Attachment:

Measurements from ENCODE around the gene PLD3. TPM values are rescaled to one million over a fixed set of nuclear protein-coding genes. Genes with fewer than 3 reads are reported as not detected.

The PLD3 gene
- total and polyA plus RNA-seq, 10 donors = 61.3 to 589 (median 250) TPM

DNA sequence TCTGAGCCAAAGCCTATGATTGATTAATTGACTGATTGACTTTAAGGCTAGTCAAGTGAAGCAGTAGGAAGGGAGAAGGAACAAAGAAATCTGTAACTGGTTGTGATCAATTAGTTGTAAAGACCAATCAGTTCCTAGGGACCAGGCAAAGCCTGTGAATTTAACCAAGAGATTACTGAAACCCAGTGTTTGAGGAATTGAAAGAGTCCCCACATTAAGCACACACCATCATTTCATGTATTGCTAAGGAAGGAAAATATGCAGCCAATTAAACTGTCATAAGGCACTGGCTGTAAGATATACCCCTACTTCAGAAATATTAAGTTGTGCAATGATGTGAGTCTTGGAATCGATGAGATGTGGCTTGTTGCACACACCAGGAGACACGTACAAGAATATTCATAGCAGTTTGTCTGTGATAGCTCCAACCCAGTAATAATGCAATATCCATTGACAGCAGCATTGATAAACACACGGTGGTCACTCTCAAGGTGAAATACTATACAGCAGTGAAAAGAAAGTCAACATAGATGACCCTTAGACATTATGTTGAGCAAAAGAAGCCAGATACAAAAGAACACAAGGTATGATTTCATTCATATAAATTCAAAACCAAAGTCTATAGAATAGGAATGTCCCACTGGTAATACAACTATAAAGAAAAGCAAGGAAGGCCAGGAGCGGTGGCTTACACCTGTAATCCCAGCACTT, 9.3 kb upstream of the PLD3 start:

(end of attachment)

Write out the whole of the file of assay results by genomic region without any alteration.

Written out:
Measurements from ENCODE around the gene PLD3. TPM values are rescaled to one million over a fixed set of nuclear protein-coding genes. Genes with fewer than 3 reads are reported as not detected.

The PLD3 gene
- total and polyA plus RNA-seq, 10 donors = 61.3 to 589 (median 250) TPM

DNA sequence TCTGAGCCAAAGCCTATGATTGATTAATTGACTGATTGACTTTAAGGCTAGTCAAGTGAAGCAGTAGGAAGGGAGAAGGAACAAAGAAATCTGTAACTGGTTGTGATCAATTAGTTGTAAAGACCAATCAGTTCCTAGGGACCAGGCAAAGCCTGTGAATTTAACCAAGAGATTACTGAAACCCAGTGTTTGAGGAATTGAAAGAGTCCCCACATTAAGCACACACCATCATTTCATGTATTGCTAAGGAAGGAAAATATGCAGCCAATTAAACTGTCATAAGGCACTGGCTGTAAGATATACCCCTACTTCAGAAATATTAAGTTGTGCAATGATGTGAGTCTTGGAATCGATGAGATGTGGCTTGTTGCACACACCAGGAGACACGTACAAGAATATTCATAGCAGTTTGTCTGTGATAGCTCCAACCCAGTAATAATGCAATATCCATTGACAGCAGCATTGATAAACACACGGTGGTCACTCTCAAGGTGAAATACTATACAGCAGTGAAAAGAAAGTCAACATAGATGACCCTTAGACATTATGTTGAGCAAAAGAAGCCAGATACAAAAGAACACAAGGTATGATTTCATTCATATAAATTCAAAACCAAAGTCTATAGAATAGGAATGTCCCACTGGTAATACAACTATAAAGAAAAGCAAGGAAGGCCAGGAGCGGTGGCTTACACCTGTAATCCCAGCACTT, 9.3 kb upstream of the PLD3 start: